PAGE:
Riverside urges MPs to keep the pressure up on bedroom tax
Published by Riverside for Riverside in Housing and also in Central Government
Housing association Riverside is urging MPs to ensure there is a rigorous evaluation of the impact of the Welfare Reform Bill.
Riverside has written to all MPs in constituencies where it has over 50 homes. The housing association, which owns or manages around 50,000 from Irvine to Ipswich, estimates that nearly 7,000 of its tenants will be affected by the bedroom tax, losing £5 million per year in housing benefit.
Hugh Owen, Director of Policy and Communications at Riverside, said: “We are very concerned about the impact of benefit cuts on our tenants and the business, having campaigned against a number of aspects of the Welfare Reform Bill as it went through Parliament.
“While the Welfare Reform Act is now on the statute book, there are still changes the government can introduce to help mitigate the impact including undertaking a comprehensive review of the policy. We are asking MPs for their support in ensuring that any evaluation is undertaken quickly, independently and thoroughly. It also needs to be sufficiently broadly scoped to consider the financial impact of the policy, its impact on individuals and the wider neighbourhood impact.”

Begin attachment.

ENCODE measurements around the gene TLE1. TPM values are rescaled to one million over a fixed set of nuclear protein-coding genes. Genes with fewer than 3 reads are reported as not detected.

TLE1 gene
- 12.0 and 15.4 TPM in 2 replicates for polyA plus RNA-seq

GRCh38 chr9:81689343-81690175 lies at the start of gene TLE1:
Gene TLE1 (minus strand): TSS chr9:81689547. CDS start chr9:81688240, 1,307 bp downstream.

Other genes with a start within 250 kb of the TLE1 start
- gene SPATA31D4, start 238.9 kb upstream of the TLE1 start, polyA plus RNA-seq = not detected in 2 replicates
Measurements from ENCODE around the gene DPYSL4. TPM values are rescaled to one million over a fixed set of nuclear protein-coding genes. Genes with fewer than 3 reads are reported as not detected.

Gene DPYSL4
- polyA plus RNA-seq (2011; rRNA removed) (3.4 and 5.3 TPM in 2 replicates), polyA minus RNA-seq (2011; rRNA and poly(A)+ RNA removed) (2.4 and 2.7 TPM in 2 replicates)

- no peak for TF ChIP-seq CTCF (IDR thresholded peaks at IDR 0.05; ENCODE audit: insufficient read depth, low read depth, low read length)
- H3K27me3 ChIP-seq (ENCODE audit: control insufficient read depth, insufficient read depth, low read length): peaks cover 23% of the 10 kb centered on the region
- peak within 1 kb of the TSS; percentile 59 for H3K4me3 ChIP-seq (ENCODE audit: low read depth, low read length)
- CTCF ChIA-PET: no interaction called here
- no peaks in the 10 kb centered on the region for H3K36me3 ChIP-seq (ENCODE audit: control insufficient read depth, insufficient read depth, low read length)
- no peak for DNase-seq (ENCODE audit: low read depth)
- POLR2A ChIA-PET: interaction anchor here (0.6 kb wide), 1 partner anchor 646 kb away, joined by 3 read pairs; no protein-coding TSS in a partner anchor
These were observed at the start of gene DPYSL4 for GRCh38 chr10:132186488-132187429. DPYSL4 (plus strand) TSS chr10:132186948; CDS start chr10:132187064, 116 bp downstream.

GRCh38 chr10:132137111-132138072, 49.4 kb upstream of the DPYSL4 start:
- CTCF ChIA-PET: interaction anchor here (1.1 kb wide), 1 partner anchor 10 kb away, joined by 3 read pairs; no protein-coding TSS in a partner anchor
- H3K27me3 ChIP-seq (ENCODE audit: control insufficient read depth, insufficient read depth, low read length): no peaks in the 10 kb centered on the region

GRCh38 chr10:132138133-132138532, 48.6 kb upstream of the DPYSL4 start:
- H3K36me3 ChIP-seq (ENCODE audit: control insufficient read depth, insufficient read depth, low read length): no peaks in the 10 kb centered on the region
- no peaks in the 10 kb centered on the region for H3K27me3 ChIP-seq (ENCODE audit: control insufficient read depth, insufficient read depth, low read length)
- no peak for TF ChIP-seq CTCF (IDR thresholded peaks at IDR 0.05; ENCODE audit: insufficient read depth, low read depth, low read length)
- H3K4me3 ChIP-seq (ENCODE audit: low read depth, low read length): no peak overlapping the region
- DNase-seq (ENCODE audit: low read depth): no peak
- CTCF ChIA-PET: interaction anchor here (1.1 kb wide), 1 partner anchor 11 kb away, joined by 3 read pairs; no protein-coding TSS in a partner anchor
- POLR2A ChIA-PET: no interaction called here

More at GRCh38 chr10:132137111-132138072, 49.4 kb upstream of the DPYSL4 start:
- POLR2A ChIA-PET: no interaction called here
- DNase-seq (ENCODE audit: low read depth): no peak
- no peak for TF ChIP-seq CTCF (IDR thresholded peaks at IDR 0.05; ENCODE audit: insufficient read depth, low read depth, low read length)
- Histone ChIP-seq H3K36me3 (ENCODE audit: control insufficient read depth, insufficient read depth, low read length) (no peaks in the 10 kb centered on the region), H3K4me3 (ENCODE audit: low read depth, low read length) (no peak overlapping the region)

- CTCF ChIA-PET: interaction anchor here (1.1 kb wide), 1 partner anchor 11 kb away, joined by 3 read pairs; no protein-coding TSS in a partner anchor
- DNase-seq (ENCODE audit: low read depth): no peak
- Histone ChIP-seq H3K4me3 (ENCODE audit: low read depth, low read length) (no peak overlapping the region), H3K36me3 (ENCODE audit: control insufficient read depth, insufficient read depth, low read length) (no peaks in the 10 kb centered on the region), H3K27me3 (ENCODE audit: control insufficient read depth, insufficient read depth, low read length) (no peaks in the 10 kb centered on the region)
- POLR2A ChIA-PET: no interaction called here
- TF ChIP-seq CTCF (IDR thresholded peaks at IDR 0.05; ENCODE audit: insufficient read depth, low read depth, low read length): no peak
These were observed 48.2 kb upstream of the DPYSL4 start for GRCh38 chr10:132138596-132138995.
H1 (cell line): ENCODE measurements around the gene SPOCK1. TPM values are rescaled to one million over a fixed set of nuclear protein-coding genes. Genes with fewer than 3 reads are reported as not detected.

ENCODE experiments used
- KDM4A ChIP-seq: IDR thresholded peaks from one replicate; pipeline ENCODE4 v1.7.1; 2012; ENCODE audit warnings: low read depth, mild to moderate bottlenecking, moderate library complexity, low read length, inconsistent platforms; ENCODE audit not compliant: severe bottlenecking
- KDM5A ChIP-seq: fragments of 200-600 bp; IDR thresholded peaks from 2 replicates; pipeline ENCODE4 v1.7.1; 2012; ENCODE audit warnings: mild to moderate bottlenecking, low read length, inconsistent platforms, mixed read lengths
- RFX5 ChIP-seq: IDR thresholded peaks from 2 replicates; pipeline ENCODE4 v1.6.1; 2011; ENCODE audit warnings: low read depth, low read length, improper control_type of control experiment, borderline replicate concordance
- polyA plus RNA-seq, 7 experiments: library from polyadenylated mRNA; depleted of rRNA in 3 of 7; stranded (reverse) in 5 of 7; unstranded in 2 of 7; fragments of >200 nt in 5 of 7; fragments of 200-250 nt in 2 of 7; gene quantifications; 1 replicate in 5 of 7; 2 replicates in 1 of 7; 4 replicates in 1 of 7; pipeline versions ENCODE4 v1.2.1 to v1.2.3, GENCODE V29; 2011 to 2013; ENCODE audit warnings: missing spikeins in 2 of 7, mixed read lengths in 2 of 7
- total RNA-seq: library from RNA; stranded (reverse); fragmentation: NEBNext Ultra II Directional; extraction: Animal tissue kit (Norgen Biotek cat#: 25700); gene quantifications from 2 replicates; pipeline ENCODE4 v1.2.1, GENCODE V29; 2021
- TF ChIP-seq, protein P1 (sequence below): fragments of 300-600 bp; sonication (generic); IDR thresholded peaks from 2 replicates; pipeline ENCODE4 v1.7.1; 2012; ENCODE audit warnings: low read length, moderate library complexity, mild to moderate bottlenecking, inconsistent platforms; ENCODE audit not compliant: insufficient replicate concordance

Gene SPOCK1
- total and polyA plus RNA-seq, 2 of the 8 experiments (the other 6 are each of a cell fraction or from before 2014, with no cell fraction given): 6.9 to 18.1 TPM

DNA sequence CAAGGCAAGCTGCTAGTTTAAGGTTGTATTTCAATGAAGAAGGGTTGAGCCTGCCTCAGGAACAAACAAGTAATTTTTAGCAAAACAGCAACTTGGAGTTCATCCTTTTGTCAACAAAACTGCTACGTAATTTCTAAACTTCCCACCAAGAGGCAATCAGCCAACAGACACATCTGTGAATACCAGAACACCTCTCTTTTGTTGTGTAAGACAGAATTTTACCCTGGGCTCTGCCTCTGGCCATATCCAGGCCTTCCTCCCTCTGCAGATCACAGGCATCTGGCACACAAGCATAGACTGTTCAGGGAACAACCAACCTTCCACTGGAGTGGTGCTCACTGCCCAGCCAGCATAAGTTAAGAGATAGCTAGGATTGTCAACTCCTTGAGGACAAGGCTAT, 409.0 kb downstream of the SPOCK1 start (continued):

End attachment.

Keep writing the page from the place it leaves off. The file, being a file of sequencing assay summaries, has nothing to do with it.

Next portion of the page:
He added: “We are also calling for the government to ensure guidance is such that the penalty is not imposed unfairly. Within the bedroom tax, there is a lack of distinction between a bedroom being occupied by one person or two people. This means that people in certain property types are particularly vulnerable to having benefits reduced, even when they don’t physically under-occupy their home, because of the technical definition of under-occupation. We are asking the government for sufficient flexibility in the guidance to take a sensible line and not apply the bedroom tax where there is clearly no physical under-occupation.”
Even though there are limited opportunities for tenants to avoid many of the changes that are being introduced, Riverside is trying to mitigate the impact under its B!G Changes campaign.
Riverside is targeting those at risk to explain their options, including seeking to downsize, take in a lodger and ‘stay and pay’.
Riverside also has an 11-strong Money Advice Team who provide telephone and face-to-face advice to tenants, helping them maximise their income, reduce their outgoings and deal with debt. Between April and December 2012 the service secured over £1m in unclaimed benefits and reduced rent arrears by more than £130,000.
For more information visit: www.riverside.org.uk/national/the_big_changes.aspx